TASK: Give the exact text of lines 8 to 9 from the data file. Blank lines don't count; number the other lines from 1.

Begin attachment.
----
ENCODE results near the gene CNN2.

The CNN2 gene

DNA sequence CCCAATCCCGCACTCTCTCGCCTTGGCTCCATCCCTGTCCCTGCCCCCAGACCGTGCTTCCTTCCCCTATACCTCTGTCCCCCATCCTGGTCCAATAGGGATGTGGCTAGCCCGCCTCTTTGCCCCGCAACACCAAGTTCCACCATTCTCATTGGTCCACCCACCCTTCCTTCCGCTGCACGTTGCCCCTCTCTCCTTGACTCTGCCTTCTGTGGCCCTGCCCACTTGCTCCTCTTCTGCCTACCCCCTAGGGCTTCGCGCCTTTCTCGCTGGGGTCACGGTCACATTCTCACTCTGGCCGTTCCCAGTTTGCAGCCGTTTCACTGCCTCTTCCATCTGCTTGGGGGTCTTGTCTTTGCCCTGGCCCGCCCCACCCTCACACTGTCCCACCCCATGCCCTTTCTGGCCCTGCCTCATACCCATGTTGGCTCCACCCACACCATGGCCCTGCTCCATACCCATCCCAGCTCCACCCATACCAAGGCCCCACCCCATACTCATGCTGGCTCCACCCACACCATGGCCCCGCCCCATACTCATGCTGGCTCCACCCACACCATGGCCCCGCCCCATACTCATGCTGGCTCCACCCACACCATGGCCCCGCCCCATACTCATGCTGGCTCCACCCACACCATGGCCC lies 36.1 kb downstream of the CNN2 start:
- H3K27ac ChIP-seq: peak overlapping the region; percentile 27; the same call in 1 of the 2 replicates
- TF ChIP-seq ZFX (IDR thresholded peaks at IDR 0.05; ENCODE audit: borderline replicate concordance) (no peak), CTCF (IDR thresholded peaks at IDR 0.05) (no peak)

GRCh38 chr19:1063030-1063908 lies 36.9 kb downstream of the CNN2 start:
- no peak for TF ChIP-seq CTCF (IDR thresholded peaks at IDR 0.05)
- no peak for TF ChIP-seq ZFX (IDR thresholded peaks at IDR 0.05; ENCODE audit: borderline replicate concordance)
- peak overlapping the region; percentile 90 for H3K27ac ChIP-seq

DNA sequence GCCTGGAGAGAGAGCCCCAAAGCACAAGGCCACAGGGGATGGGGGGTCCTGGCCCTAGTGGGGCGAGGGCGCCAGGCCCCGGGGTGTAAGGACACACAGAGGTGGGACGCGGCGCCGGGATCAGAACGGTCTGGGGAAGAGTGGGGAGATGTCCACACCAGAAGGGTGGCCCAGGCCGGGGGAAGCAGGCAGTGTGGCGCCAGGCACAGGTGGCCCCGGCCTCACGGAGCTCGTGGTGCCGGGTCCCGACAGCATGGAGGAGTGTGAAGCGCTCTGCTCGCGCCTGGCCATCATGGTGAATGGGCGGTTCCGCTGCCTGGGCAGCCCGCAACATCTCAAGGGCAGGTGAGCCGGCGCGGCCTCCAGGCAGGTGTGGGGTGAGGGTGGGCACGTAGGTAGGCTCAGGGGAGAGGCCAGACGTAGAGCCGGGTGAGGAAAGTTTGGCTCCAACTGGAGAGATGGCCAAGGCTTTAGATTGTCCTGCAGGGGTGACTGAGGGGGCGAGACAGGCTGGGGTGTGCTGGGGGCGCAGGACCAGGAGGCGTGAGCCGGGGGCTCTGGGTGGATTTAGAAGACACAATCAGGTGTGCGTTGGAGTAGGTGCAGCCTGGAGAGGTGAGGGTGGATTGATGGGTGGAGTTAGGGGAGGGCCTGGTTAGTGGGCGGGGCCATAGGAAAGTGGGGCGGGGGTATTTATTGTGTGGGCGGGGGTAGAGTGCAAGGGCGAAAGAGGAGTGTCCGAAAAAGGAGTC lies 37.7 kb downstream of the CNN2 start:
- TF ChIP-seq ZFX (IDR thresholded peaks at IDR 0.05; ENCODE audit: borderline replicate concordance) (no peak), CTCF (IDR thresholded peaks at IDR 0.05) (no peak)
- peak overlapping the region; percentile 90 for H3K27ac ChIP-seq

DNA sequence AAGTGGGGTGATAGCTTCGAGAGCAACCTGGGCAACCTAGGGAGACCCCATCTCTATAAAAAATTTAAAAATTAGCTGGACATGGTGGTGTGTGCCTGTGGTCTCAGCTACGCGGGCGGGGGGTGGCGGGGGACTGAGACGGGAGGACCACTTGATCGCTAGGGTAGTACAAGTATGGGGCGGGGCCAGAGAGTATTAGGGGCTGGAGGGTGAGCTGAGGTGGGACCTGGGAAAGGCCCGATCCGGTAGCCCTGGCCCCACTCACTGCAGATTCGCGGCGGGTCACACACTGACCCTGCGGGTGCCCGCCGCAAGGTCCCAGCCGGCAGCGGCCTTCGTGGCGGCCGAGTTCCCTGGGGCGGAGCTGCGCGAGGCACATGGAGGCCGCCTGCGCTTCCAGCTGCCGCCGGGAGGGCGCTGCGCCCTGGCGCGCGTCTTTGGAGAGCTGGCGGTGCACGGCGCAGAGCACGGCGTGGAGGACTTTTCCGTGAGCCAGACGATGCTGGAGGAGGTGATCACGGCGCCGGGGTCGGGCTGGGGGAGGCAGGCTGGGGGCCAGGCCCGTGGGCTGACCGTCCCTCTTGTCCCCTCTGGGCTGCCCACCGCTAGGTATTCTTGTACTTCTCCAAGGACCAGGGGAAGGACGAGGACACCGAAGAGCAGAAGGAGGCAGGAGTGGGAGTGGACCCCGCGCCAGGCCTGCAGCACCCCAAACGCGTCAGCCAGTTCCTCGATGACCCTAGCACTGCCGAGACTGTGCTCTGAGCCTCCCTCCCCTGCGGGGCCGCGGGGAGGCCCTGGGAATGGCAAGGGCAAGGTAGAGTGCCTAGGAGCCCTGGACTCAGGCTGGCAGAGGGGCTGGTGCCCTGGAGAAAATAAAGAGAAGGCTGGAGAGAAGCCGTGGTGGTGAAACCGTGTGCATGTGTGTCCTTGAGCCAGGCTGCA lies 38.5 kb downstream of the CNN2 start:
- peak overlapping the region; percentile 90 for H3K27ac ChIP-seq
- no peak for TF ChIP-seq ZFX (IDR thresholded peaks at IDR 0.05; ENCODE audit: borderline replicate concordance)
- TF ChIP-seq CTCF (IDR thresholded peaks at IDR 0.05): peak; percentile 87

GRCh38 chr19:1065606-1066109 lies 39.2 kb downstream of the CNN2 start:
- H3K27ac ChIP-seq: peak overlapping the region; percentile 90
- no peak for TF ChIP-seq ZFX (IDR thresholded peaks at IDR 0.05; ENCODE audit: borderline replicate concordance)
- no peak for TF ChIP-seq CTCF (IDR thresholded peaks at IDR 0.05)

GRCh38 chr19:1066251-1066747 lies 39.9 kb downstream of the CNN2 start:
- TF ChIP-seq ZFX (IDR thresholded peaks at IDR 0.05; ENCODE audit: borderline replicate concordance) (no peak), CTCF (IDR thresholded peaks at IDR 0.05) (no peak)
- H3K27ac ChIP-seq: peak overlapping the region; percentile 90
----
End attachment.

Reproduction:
- no peak for TF ChIP-seq ZFX (IDR thresholded peaks at IDR 0.05; ENCODE audit: borderline replicate concordance)
- peak overlapping the region; percentile 90 for H3K27ac ChIP-seq